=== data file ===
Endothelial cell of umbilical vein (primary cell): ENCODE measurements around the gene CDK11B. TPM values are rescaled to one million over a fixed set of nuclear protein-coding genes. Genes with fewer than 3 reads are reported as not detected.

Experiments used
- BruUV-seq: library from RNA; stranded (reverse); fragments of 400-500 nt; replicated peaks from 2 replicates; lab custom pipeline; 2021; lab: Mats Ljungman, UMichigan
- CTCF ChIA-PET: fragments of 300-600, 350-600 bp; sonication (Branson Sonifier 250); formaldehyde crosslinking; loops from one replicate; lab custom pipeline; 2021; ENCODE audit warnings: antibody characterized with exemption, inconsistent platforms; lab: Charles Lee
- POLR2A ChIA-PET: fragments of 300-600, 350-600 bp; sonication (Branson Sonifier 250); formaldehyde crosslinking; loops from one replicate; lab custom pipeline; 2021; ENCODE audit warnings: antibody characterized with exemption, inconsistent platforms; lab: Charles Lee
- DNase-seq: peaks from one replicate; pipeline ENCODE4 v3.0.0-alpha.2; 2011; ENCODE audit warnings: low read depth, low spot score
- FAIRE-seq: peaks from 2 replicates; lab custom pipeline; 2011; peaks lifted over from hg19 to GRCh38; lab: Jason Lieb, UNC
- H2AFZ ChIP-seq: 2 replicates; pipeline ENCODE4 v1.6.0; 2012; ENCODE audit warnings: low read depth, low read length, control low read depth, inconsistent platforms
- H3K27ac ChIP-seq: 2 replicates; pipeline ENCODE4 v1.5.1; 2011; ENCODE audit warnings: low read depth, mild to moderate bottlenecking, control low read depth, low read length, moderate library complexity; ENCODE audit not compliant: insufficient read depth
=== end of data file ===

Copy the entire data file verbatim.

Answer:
Endothelial cell of umbilical vein (primary cell): ENCODE measurements around the gene CDK11B. TPM values are rescaled to one million over a fixed set of nuclear protein-coding genes. Genes with fewer than 3 reads are reported as not detected.

Experiments used
- BruUV-seq: library from RNA; stranded (reverse); fragments of 400-500 nt; replicated peaks from 2 replicates; lab custom pipeline; 2021; lab: Mats Ljungman, UMichigan
- CTCF ChIA-PET: fragments of 300-600, 350-600 bp; sonication (Branson Sonifier 250); formaldehyde crosslinking; loops from one replicate; lab custom pipeline; 2021; ENCODE audit warnings: antibody characterized with exemption, inconsistent platforms; lab: Charles Lee
- POLR2A ChIA-PET: fragments of 300-600, 350-600 bp; sonication (Branson Sonifier 250); formaldehyde crosslinking; loops from one replicate; lab custom pipeline; 2021; ENCODE audit warnings: antibody characterized with exemption, inconsistent platforms; lab: Charles Lee
- DNase-seq: peaks from one replicate; pipeline ENCODE4 v3.0.0-alpha.2; 2011; ENCODE audit warnings: low read depth, low spot score
- FAIRE-seq: peaks from 2 replicates; lab custom pipeline; 2011; peaks lifted over from hg19 to GRCh38; lab: Jason Lieb, UNC
- H2AFZ ChIP-seq: 2 replicates; pipeline ENCODE4 v1.6.0; 2012; ENCODE audit warnings: low read depth, low read length, control low read depth, inconsistent platforms
- H3K27ac ChIP-seq: 2 replicates; pipeline ENCODE4 v1.5.1; 2011; ENCODE audit warnings: low read depth, mild to moderate bottlenecking, control low read depth, low read length, moderate library complexity; ENCODE audit not compliant: insufficient read depth